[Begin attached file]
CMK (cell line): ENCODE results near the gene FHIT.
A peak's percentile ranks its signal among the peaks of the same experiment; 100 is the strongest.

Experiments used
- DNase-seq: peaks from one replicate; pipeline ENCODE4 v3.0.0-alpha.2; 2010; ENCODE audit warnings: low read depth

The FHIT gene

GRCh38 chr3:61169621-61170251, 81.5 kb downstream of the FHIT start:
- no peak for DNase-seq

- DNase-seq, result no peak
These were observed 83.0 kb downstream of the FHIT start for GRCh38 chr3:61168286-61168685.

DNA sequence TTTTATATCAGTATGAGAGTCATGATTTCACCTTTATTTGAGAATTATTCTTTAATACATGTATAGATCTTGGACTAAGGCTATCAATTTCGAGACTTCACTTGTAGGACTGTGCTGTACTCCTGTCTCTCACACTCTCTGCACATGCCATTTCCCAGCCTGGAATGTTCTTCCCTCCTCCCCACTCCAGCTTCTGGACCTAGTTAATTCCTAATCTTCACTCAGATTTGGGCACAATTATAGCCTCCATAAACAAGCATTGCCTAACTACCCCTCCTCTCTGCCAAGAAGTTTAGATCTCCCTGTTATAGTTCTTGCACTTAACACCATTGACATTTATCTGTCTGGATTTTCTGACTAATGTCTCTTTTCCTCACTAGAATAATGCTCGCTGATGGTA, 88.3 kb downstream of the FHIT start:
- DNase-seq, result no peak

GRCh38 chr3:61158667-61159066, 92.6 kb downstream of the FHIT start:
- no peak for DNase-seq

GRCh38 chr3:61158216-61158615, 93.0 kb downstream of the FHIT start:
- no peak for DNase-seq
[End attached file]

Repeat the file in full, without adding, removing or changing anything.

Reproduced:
CMK (cell line): ENCODE results near the gene FHIT.
A peak's percentile ranks its signal among the peaks of the same experiment; 100 is the strongest.

Experiments used
- DNase-seq: peaks from one replicate; pipeline ENCODE4 v3.0.0-alpha.2; 2010; ENCODE audit warnings: low read depth

The FHIT gene

GRCh38 chr3:61169621-61170251, 81.5 kb downstream of the FHIT start:
- no peak for DNase-seq

- DNase-seq, result no peak
These were observed 83.0 kb downstream of the FHIT start for GRCh38 chr3:61168286-61168685.

DNA sequence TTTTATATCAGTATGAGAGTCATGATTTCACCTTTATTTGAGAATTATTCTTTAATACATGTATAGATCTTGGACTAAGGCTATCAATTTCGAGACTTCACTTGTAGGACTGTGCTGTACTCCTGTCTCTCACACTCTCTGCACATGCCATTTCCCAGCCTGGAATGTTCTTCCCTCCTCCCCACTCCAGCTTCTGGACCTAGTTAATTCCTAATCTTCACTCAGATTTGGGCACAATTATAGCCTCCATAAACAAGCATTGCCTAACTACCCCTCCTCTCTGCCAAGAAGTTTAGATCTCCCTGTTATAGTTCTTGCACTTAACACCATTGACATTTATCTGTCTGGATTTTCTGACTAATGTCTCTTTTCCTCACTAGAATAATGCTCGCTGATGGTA, 88.3 kb downstream of the FHIT start:
- DNase-seq, result no peak

GRCh38 chr3:61158667-61159066, 92.6 kb downstream of the FHIT start:
- no peak for DNase-seq

GRCh38 chr3:61158216-61158615, 93.0 kb downstream of the FHIT start:
- no peak for DNase-seq